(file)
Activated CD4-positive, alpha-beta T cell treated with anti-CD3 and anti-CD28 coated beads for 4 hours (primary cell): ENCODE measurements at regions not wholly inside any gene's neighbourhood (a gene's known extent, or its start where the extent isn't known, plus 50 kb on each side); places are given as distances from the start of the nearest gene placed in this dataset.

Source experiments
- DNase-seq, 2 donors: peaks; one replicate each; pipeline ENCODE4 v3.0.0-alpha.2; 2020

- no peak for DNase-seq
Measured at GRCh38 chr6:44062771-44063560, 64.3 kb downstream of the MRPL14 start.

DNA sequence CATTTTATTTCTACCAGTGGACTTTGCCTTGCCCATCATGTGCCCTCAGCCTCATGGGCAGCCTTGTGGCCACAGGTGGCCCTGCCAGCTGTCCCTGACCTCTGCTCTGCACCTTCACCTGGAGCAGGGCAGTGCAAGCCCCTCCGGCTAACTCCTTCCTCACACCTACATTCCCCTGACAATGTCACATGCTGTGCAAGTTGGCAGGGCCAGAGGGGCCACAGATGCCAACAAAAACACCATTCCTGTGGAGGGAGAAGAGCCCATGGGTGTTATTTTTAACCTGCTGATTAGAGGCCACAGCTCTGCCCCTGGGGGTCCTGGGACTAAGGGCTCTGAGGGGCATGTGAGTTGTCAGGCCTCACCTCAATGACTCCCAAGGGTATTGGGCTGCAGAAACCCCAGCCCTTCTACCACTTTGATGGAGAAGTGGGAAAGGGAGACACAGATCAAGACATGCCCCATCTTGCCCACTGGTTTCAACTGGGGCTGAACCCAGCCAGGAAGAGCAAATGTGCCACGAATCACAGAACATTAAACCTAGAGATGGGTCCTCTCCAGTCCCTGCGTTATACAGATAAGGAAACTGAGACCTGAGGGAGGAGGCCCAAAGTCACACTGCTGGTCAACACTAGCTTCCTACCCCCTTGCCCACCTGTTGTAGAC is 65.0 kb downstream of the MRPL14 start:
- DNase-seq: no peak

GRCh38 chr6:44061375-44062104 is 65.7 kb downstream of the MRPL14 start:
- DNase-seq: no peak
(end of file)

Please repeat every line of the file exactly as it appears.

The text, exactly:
Activated CD4-positive, alpha-beta T cell treated with anti-CD3 and anti-CD28 coated beads for 4 hours (primary cell): ENCODE measurements at regions not wholly inside any gene's neighbourhood (a gene's known extent, or its start where the extent isn't known, plus 50 kb on each side); places are given as distances from the start of the nearest gene placed in this dataset.

Source experiments
- DNase-seq, 2 donors: peaks; one replicate each; pipeline ENCODE4 v3.0.0-alpha.2; 2020

- no peak for DNase-seq
Measured at GRCh38 chr6:44062771-44063560, 64.3 kb downstream of the MRPL14 start.

DNA sequence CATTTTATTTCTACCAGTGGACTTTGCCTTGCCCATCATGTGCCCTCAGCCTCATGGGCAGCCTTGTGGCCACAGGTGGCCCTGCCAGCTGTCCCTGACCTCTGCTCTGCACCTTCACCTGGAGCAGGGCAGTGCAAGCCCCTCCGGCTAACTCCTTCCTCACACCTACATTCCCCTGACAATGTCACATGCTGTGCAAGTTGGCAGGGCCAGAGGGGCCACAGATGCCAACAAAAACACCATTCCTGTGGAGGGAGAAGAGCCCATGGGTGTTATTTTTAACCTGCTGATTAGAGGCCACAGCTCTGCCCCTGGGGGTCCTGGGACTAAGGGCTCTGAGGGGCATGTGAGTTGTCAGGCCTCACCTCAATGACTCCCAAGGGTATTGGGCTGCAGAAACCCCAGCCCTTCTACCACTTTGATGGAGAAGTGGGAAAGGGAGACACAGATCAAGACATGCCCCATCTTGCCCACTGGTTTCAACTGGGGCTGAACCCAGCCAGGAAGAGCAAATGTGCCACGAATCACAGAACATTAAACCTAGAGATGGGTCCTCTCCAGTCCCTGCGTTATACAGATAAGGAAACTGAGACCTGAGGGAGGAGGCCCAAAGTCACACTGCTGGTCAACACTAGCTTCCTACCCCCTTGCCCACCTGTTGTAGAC is 65.0 kb downstream of the MRPL14 start:
- DNase-seq: no peak

GRCh38 chr6:44061375-44062104 is 65.7 kb downstream of the MRPL14 start:
- DNase-seq: no peak